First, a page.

Sultan, M., Tump, A.N., Geers, M. et al.
Sci Rep 12, 22416 (2022).
Many parts of our social lives are speeding up, a process known as social acceleration. How social acceleration impacts people’s ability to judge the veracity of online news, and ultimately the spread of misinformation, is largely unknown. We examined the effects of accelerated online dynamics, operationalised as time pressure, on online misinformation evaluation. Participants judged the veracity of true and false news headlines with or without time pressure. We used signal detection theory to disentangle the effects of time pressure on discrimination ability and response bias, as well as on four key determinants of misinformation susceptibility: analytical thinking, ideological congruency, motivated reflection, and familiarity. Time pressure reduced participants’ ability to accurately distinguish true from false news (discrimination ability) but did not alter their tendency to classify an item as true or false (response bias). Key drivers of misinformation susceptibility, such as ideological congruency and familiarity, remained influential under time pressure. Our results highlight the dangers of social acceleration online: People are less able to accurately judge the veracity of news online, while prominent drivers of misinformation susceptibility remain present. Interventions aimed at increasing deliberation may thus be fruitful avenues to combat online misinformation.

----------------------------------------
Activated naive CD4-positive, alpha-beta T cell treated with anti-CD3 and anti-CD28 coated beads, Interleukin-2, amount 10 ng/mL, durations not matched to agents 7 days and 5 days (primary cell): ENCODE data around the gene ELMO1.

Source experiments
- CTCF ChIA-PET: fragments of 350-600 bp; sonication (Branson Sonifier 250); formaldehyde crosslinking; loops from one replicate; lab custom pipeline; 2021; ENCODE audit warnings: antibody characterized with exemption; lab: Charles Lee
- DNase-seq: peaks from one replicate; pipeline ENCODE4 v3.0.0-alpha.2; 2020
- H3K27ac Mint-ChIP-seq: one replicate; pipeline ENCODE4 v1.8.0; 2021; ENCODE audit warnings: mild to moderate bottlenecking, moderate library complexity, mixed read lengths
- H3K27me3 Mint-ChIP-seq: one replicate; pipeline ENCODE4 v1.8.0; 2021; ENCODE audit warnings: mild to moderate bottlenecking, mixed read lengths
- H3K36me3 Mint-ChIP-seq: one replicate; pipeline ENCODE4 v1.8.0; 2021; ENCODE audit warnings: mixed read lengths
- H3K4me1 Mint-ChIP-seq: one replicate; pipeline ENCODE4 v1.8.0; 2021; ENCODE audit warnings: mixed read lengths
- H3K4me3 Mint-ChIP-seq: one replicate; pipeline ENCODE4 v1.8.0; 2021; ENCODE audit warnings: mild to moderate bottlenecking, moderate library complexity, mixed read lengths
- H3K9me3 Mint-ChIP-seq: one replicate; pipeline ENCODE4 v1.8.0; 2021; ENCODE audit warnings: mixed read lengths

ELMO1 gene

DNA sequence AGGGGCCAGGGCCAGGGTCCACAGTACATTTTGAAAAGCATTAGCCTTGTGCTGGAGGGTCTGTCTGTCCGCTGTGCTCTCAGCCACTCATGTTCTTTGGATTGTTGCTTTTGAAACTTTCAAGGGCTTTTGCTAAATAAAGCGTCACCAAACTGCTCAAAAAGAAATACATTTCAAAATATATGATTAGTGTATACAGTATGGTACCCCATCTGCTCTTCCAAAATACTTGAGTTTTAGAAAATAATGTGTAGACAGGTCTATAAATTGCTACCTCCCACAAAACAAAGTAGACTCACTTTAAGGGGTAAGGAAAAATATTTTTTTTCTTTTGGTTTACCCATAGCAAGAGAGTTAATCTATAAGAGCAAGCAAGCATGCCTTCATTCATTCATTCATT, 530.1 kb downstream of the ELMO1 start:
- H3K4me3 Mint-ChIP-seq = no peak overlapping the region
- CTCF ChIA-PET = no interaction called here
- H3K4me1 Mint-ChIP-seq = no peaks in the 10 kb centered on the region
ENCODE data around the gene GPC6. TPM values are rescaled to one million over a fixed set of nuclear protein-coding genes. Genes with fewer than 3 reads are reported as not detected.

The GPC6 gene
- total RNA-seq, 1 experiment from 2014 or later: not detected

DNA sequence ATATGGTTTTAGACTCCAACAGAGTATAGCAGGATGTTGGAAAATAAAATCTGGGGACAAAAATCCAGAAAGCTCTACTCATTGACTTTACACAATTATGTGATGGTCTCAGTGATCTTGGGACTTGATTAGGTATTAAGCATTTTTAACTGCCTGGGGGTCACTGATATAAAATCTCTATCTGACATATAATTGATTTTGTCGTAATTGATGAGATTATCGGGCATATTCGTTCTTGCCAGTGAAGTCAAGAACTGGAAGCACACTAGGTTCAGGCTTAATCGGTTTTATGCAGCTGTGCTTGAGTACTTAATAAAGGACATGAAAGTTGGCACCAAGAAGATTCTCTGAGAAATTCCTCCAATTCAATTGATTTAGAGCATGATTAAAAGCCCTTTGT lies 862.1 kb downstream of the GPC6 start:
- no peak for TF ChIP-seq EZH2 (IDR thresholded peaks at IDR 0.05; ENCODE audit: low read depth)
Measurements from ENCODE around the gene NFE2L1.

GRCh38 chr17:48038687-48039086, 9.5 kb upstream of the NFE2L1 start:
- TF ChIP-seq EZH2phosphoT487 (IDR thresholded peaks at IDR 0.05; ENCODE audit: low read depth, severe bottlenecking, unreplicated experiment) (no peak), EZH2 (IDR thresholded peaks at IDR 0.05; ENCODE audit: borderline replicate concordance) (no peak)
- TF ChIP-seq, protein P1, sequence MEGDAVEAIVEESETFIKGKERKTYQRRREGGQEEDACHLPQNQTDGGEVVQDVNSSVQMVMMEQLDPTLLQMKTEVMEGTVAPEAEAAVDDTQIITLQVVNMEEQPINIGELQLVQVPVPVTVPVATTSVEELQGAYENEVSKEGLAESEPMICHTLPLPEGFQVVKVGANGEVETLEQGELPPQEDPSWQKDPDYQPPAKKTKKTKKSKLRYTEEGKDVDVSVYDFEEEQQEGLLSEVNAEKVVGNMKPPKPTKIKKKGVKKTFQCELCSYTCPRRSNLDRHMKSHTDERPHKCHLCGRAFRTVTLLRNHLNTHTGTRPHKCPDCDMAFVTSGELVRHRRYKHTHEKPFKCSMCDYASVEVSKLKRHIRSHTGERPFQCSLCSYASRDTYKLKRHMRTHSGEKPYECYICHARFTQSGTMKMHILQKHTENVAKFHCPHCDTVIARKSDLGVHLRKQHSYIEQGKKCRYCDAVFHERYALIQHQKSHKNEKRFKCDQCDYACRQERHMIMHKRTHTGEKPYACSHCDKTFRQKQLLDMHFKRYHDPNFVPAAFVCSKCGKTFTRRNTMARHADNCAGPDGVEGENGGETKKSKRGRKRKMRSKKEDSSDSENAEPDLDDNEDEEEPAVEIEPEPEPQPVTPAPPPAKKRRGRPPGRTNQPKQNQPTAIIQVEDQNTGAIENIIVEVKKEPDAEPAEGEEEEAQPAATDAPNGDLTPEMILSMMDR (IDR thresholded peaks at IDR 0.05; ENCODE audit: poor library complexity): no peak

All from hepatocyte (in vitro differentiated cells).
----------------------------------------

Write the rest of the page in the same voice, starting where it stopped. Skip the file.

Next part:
In this study, we investigated the impact of time pressure on people’s ability to judge the veracity of online misinformation in terms of (a) discrimination ability, (b) response bias, and (c) four key determinants of misinformation susceptibility (i.e., analytical thinking, ideological congruency, motivated reflection, and familiarity). We found that time pressure reduced discrimination ability but did not alter the—already present—negative response bias (i.e., general tendency to evaluate news as false). Moreover, the associations observed for the four determinants of misinformation susceptibility were largely stable across treatments, with the exception that the positive effect of familiarity on response bias (i.e., response tendency to treat familiar news as true) was slightly reduced under time pressure. We discuss each of these findings in more detail next.

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